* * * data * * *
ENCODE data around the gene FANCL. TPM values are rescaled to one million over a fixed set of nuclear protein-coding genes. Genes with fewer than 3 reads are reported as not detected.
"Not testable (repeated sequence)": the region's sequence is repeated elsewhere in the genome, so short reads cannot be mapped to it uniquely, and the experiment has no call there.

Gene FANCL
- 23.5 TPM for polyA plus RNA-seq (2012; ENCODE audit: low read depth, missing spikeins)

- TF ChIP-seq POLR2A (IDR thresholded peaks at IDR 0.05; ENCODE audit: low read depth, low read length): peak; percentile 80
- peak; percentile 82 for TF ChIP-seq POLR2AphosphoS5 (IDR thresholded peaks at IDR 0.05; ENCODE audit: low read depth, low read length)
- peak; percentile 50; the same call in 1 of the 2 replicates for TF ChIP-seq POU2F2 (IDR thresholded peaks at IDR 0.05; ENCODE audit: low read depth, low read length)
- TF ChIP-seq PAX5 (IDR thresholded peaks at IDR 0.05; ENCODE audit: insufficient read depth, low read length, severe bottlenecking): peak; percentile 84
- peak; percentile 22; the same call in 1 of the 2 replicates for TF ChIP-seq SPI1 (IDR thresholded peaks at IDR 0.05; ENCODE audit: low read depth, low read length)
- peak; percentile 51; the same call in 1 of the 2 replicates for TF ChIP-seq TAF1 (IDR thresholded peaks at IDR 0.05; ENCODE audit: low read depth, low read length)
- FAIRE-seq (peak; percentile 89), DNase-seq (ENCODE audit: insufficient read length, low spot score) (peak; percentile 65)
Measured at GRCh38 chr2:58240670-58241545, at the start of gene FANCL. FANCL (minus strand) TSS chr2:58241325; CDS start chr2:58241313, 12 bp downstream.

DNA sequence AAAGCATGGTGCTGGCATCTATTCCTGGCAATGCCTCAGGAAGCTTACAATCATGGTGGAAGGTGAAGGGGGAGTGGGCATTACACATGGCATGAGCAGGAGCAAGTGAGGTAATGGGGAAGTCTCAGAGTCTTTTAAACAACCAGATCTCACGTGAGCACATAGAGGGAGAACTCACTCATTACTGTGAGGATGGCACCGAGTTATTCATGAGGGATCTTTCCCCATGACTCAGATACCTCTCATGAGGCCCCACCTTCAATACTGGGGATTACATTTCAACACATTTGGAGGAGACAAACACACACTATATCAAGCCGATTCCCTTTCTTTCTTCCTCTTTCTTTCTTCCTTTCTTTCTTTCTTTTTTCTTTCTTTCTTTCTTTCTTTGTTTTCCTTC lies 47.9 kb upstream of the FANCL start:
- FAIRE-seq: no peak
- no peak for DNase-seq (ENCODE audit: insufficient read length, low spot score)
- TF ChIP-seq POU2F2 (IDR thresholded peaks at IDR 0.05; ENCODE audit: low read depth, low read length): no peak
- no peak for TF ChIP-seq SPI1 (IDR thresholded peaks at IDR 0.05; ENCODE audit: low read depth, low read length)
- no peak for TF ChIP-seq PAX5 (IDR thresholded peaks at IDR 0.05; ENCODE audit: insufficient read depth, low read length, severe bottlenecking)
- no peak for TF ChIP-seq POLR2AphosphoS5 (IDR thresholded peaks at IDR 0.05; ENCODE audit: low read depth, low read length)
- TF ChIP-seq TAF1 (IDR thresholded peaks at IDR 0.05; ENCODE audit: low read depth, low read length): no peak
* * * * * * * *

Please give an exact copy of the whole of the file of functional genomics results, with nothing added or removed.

ENCODE data around the gene FANCL. TPM values are rescaled to one million over a fixed set of nuclear protein-coding genes. Genes with fewer than 3 reads are reported as not detected.
"Not testable (repeated sequence)": the region's sequence is repeated elsewhere in the genome, so short reads cannot be mapped to it uniquely, and the experiment has no call there.

Gene FANCL
- 23.5 TPM for polyA plus RNA-seq (2012; ENCODE audit: low read depth, missing spikeins)

- TF ChIP-seq POLR2A (IDR thresholded peaks at IDR 0.05; ENCODE audit: low read depth, low read length): peak; percentile 80
- peak; percentile 82 for TF ChIP-seq POLR2AphosphoS5 (IDR thresholded peaks at IDR 0.05; ENCODE audit: low read depth, low read length)
- peak; percentile 50; the same call in 1 of the 2 replicates for TF ChIP-seq POU2F2 (IDR thresholded peaks at IDR 0.05; ENCODE audit: low read depth, low read length)
- TF ChIP-seq PAX5 (IDR thresholded peaks at IDR 0.05; ENCODE audit: insufficient read depth, low read length, severe bottlenecking): peak; percentile 84
- peak; percentile 22; the same call in 1 of the 2 replicates for TF ChIP-seq SPI1 (IDR thresholded peaks at IDR 0.05; ENCODE audit: low read depth, low read length)
- peak; percentile 51; the same call in 1 of the 2 replicates for TF ChIP-seq TAF1 (IDR thresholded peaks at IDR 0.05; ENCODE audit: low read depth, low read length)
- FAIRE-seq (peak; percentile 89), DNase-seq (ENCODE audit: insufficient read length, low spot score) (peak; percentile 65)
Measured at GRCh38 chr2:58240670-58241545, at the start of gene FANCL. FANCL (minus strand) TSS chr2:58241325; CDS start chr2:58241313, 12 bp downstream.

DNA sequence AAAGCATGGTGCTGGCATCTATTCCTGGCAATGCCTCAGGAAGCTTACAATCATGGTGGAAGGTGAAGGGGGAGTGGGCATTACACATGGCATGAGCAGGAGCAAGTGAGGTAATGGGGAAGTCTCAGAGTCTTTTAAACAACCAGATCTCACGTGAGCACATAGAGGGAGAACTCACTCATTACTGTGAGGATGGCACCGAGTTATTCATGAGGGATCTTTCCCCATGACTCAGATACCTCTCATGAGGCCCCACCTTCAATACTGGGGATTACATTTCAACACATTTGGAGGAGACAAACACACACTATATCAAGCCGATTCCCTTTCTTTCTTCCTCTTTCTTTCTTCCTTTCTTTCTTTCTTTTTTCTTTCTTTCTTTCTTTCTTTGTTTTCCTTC lies 47.9 kb upstream of the FANCL start:
- FAIRE-seq: no peak
- no peak for DNase-seq (ENCODE audit: insufficient read length, low spot score)
- TF ChIP-seq POU2F2 (IDR thresholded peaks at IDR 0.05; ENCODE audit: low read depth, low read length): no peak
- no peak for TF ChIP-seq SPI1 (IDR thresholded peaks at IDR 0.05; ENCODE audit: low read depth, low read length)
- no peak for TF ChIP-seq PAX5 (IDR thresholded peaks at IDR 0.05; ENCODE audit: insufficient read depth, low read length, severe bottlenecking)
- no peak for TF ChIP-seq POLR2AphosphoS5 (IDR thresholded peaks at IDR 0.05; ENCODE audit: low read depth, low read length)
- TF ChIP-seq TAF1 (IDR thresholded peaks at IDR 0.05; ENCODE audit: low read depth, low read length): no peak